- J.F. v DB.— A couple contacted a private surrogacy agency after they learned that they could not conceive any additional children. The parties entered into a surrogacy contract which named the gestational carrier. Pursuant to this agreement, three of egg donor’s eggs were fertilized in vitro with the intended father’s sperm and were implanted into the gestational carrier. Within four weeks, the parties learned that the gestational carrier was pregnant with triplets. The gestational carrier decided to take the children home with her from the hospital without the consent of the intended parents. A custody battle ensued and the trial court ordered the intended parents to pay child support to the gestational carrier. The Superior Court held that the gestational carrier had not established that she had not established in loco parentis status because the intended parents had not agreed to allow her to assume custody of the children. The Superior Court held that the gestational carrier had standing to seek child support even if she was caring for the children against the parents’ wishes. The Court further held that the intended parents were fulfilling a financial obligation to the triplets that would have existed even if the gestational mother had never been awarded support.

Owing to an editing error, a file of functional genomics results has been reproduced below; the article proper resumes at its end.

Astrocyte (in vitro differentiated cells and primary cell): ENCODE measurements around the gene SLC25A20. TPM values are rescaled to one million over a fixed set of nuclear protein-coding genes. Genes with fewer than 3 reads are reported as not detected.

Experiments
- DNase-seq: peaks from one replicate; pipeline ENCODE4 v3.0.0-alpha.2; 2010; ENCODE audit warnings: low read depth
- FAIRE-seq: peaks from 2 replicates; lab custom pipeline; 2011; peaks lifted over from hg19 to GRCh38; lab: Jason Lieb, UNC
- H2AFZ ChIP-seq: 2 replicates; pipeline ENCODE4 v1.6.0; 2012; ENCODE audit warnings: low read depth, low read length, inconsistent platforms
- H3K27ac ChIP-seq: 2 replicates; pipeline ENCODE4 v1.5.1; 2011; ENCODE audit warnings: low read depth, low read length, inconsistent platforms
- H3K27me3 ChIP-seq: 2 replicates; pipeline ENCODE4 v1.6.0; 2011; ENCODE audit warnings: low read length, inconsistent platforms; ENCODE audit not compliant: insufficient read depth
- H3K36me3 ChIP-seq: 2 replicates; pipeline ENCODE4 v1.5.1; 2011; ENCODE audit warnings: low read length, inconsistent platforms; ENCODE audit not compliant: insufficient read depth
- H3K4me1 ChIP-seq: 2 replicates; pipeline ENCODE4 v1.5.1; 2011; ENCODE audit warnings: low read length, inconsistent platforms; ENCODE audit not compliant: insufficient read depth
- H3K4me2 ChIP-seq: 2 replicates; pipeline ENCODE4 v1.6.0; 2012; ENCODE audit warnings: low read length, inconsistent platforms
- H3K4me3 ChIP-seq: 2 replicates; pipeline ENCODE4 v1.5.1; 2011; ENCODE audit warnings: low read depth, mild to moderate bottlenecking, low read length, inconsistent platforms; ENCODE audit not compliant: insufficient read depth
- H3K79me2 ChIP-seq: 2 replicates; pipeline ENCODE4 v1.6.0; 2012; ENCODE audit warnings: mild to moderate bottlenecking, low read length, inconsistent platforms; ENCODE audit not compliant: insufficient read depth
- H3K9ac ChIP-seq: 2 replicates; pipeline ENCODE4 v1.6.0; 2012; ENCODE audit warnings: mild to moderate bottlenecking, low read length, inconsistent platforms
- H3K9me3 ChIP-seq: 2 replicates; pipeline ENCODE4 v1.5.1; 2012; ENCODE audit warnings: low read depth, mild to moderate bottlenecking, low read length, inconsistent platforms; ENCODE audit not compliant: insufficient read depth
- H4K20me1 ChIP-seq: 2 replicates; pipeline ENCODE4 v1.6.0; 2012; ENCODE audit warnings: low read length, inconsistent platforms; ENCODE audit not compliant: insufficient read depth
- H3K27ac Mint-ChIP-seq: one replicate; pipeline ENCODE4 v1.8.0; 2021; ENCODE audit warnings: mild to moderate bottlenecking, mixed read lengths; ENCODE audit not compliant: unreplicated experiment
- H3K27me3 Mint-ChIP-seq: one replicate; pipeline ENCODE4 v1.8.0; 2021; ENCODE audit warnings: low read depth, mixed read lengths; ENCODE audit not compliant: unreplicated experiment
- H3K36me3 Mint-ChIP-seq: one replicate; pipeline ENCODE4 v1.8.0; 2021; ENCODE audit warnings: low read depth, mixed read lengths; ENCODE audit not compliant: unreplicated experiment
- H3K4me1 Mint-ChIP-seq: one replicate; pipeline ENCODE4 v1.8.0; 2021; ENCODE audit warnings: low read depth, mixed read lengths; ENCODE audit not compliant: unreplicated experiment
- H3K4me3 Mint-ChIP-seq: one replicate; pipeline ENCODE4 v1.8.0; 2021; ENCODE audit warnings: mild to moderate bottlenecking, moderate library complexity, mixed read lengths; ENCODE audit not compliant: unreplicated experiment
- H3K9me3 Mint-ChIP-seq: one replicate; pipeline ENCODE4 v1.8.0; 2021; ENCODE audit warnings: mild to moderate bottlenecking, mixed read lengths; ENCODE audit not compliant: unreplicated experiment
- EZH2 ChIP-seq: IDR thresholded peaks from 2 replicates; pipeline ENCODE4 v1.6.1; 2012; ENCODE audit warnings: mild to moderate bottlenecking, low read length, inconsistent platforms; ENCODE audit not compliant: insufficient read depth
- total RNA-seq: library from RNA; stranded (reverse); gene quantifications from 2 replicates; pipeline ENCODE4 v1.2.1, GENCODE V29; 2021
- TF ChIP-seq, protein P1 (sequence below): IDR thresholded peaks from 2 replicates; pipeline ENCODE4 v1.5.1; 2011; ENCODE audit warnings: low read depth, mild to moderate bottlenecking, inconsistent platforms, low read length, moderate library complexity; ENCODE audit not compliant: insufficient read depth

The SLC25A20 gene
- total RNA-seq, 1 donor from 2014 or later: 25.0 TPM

- Ferguson v. McKiernan: An agreement was made between a sperm donor and donee (Mother) that the donor’s role in the conception would remain confidential and he would not seek visitation if Mother would not demand financial or emotional support from him. Mother gave birth to twins and filed a child support action against the donor when the twins were five years old. The trial court held that the parties’ oral agreement, even if binding, was not enforceable as a matter of law. The Supreme Court reversed and held that a donor involved in private sperm donation can make an agreement with the donee that he will not liable for child support. The Court relied on the distinction between those involved in a relationship or sexual encounter that produces a child via intercourse and those who conceive via an anonymous sperm donation which results in the birth of a child. In the case of a dissolved relationship/sexual encounter, both parents are obligated to provide support. In the case of an anonymous donation, both parties are not obligated to provide support. The Court reasoned that in the present case, the parties mutually intended to preserve all of the trappings of a conventional sperm donation, including formation of a binding agreement. As such, the Court held the parties’ agreement was enforceable.
NOTE: The cases listed are for informational purposes only and may have been amended or overturned by subsequently decided court cases.